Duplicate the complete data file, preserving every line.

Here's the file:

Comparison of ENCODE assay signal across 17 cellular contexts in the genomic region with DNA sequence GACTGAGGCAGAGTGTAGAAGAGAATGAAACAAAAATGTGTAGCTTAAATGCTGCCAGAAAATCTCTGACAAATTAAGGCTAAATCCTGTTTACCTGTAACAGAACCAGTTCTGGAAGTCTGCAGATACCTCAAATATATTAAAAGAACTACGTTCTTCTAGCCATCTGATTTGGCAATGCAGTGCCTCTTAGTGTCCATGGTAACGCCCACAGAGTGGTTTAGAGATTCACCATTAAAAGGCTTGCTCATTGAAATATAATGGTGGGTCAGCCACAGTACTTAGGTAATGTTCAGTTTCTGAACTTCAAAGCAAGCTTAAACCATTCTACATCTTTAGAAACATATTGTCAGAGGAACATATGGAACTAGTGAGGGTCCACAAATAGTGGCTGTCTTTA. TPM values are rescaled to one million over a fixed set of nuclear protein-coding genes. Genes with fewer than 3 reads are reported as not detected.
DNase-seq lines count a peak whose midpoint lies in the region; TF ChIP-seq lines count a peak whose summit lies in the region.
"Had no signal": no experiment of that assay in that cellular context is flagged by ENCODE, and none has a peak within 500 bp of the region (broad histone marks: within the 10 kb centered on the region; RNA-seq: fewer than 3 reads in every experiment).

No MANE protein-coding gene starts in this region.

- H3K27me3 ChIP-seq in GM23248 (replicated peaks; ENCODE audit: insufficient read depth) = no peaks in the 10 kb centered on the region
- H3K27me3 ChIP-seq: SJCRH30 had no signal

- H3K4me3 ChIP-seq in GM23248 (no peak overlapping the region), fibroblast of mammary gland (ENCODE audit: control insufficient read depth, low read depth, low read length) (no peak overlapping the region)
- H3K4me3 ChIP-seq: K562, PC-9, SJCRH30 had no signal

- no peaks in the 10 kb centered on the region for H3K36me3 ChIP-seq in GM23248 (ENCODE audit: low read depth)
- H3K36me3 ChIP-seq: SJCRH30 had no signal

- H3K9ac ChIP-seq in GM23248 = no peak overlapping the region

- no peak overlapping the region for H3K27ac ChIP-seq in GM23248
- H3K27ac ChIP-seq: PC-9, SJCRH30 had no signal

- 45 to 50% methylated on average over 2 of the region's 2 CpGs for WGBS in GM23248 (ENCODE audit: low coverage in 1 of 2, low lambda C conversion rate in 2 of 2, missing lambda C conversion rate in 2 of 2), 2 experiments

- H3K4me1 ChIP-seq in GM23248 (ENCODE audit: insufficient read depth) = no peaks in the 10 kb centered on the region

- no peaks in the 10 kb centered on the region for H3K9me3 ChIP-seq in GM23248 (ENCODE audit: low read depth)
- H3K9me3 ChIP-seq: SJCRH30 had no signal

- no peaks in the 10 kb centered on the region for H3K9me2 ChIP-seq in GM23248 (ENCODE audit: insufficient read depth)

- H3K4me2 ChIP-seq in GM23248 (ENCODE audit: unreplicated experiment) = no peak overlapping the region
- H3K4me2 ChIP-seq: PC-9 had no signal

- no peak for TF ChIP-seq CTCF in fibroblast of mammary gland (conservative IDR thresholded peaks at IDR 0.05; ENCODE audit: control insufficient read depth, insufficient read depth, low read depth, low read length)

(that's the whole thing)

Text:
Comparison of ENCODE assay signal across 17 cellular contexts in the genomic region with DNA sequence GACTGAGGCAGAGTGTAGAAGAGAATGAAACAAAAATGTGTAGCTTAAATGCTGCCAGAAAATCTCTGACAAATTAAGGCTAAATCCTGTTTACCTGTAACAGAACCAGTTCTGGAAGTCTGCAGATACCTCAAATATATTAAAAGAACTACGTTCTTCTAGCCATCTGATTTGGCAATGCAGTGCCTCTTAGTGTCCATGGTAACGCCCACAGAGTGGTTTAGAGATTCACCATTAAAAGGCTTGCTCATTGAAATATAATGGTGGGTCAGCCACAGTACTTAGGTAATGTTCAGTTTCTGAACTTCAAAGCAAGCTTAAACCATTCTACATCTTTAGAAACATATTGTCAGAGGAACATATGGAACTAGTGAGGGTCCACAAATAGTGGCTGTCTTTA. TPM values are rescaled to one million over a fixed set of nuclear protein-coding genes. Genes with fewer than 3 reads are reported as not detected.
DNase-seq lines count a peak whose midpoint lies in the region; TF ChIP-seq lines count a peak whose summit lies in the region.
"Had no signal": no experiment of that assay in that cellular context is flagged by ENCODE, and none has a peak within 500 bp of the region (broad histone marks: within the 10 kb centered on the region; RNA-seq: fewer than 3 reads in every experiment).

No MANE protein-coding gene starts in this region.

- H3K27me3 ChIP-seq in GM23248 (replicated peaks; ENCODE audit: insufficient read depth) = no peaks in the 10 kb centered on the region
- H3K27me3 ChIP-seq: SJCRH30 had no signal

- H3K4me3 ChIP-seq in GM23248 (no peak overlapping the region), fibroblast of mammary gland (ENCODE audit: control insufficient read depth, low read depth, low read length) (no peak overlapping the region)
- H3K4me3 ChIP-seq: K562, PC-9, SJCRH30 had no signal

- no peaks in the 10 kb centered on the region for H3K36me3 ChIP-seq in GM23248 (ENCODE audit: low read depth)
- H3K36me3 ChIP-seq: SJCRH30 had no signal

- H3K9ac ChIP-seq in GM23248 = no peak overlapping the region

- no peak overlapping the region for H3K27ac ChIP-seq in GM23248
- H3K27ac ChIP-seq: PC-9, SJCRH30 had no signal

- 45 to 50% methylated on average over 2 of the region's 2 CpGs for WGBS in GM23248 (ENCODE audit: low coverage in 1 of 2, low lambda C conversion rate in 2 of 2, missing lambda C conversion rate in 2 of 2), 2 experiments

- H3K4me1 ChIP-seq in GM23248 (ENCODE audit: insufficient read depth) = no peaks in the 10 kb centered on the region

- no peaks in the 10 kb centered on the region for H3K9me3 ChIP-seq in GM23248 (ENCODE audit: low read depth)
- H3K9me3 ChIP-seq: SJCRH30 had no signal

- no peaks in the 10 kb centered on the region for H3K9me2 ChIP-seq in GM23248 (ENCODE audit: insufficient read depth)

- H3K4me2 ChIP-seq in GM23248 (ENCODE audit: unreplicated experiment) = no peak overlapping the region
- H3K4me2 ChIP-seq: PC-9 had no signal

- no peak for TF ChIP-seq CTCF in fibroblast of mammary gland (conservative IDR thresholded peaks at IDR 0.05; ENCODE audit: control insufficient read depth, insufficient read depth, low read depth, low read length)